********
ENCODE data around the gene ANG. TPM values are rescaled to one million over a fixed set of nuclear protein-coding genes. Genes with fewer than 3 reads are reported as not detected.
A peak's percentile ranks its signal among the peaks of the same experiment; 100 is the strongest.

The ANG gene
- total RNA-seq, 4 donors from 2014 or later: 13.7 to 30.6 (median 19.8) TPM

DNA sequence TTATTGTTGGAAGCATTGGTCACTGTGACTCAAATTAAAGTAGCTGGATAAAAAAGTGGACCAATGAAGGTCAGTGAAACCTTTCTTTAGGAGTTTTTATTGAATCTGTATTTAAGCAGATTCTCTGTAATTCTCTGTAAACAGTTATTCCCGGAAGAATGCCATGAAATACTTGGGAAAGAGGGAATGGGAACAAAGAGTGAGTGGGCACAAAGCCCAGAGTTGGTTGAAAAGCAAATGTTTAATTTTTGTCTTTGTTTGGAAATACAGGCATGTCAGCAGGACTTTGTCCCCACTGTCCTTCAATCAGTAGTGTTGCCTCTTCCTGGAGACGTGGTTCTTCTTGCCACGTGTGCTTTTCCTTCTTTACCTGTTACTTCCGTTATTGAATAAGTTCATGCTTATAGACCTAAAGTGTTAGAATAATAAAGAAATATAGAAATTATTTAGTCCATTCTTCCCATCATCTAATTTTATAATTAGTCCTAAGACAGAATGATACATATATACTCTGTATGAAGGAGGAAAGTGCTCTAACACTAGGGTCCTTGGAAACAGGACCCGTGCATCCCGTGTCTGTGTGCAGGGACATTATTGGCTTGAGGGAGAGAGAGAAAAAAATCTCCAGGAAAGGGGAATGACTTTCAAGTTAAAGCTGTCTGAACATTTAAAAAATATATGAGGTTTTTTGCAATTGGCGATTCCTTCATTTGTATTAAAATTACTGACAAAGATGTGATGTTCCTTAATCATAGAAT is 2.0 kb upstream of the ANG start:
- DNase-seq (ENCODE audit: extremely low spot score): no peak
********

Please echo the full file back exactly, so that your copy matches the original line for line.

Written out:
ENCODE data around the gene ANG. TPM values are rescaled to one million over a fixed set of nuclear protein-coding genes. Genes with fewer than 3 reads are reported as not detected.
A peak's percentile ranks its signal among the peaks of the same experiment; 100 is the strongest.

The ANG gene
- total RNA-seq, 4 donors from 2014 or later: 13.7 to 30.6 (median 19.8) TPM

DNA sequence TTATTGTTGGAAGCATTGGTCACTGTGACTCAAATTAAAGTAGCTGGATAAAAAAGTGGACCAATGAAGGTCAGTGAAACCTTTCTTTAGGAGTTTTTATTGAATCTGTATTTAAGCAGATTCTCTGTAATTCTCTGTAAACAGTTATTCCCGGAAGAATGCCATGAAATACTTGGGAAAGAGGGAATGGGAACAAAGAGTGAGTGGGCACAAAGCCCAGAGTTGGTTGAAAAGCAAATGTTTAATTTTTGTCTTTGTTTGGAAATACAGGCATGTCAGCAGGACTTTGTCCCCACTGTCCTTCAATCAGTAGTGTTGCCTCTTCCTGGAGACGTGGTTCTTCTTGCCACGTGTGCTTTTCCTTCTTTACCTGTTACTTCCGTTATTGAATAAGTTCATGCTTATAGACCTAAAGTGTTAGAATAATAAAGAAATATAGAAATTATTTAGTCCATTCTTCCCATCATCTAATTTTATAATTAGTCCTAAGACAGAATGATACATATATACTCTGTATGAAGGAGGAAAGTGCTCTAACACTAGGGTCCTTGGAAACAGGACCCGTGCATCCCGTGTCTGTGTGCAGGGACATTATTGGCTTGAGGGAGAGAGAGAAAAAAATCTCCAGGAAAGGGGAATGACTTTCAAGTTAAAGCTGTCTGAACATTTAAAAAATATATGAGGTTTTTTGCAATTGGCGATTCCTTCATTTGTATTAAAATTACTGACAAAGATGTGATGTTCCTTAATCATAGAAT is 2.0 kb upstream of the ANG start:
- DNase-seq (ENCODE audit: extremely low spot score): no peak